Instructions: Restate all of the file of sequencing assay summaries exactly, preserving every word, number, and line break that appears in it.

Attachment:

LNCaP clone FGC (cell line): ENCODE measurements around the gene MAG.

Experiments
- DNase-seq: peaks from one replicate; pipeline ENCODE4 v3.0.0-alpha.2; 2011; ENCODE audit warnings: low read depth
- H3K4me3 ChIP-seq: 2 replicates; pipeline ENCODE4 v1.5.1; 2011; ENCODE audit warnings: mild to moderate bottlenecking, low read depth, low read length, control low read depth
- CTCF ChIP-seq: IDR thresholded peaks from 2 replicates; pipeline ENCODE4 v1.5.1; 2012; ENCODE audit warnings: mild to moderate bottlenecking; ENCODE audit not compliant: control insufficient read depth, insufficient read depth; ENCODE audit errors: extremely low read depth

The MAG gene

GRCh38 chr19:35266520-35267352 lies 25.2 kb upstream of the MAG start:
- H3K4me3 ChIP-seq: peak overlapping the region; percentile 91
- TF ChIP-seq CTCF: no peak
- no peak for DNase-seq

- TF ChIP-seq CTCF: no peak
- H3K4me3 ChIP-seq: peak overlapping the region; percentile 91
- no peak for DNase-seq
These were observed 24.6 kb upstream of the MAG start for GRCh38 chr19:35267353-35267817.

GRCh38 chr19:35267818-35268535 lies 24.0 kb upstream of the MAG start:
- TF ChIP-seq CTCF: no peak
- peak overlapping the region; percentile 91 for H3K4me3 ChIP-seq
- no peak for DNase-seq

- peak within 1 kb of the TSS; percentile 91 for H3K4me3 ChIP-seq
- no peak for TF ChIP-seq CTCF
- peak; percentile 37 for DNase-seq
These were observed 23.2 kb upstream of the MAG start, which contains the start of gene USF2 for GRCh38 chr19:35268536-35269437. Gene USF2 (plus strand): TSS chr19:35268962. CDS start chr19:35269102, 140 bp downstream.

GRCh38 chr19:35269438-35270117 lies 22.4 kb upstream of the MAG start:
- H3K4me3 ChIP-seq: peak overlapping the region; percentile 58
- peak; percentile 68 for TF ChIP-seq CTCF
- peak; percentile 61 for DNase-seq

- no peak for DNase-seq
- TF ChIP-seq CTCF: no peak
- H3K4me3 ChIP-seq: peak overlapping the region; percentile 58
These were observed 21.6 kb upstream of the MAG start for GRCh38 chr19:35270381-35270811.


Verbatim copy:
LNCaP clone FGC (cell line): ENCODE measurements around the gene MAG.

Experiments
- DNase-seq: peaks from one replicate; pipeline ENCODE4 v3.0.0-alpha.2; 2011; ENCODE audit warnings: low read depth
- H3K4me3 ChIP-seq: 2 replicates; pipeline ENCODE4 v1.5.1; 2011; ENCODE audit warnings: mild to moderate bottlenecking, low read depth, low read length, control low read depth
- CTCF ChIP-seq: IDR thresholded peaks from 2 replicates; pipeline ENCODE4 v1.5.1; 2012; ENCODE audit warnings: mild to moderate bottlenecking; ENCODE audit not compliant: control insufficient read depth, insufficient read depth; ENCODE audit errors: extremely low read depth

The MAG gene

GRCh38 chr19:35266520-35267352 lies 25.2 kb upstream of the MAG start:
- H3K4me3 ChIP-seq: peak overlapping the region; percentile 91
- TF ChIP-seq CTCF: no peak
- no peak for DNase-seq

- TF ChIP-seq CTCF: no peak
- H3K4me3 ChIP-seq: peak overlapping the region; percentile 91
- no peak for DNase-seq
These were observed 24.6 kb upstream of the MAG start for GRCh38 chr19:35267353-35267817.

GRCh38 chr19:35267818-35268535 lies 24.0 kb upstream of the MAG start:
- TF ChIP-seq CTCF: no peak
- peak overlapping the region; percentile 91 for H3K4me3 ChIP-seq
- no peak for DNase-seq

- peak within 1 kb of the TSS; percentile 91 for H3K4me3 ChIP-seq
- no peak for TF ChIP-seq CTCF
- peak; percentile 37 for DNase-seq
These were observed 23.2 kb upstream of the MAG start, which contains the start of gene USF2 for GRCh38 chr19:35268536-35269437. Gene USF2 (plus strand): TSS chr19:35268962. CDS start chr19:35269102, 140 bp downstream.

GRCh38 chr19:35269438-35270117 lies 22.4 kb upstream of the MAG start:
- H3K4me3 ChIP-seq: peak overlapping the region; percentile 58
- peak; percentile 68 for TF ChIP-seq CTCF
- peak; percentile 61 for DNase-seq

- no peak for DNase-seq
- TF ChIP-seq CTCF: no peak
- H3K4me3 ChIP-seq: peak overlapping the region; percentile 58
These were observed 21.6 kb upstream of the MAG start for GRCh38 chr19:35270381-35270811.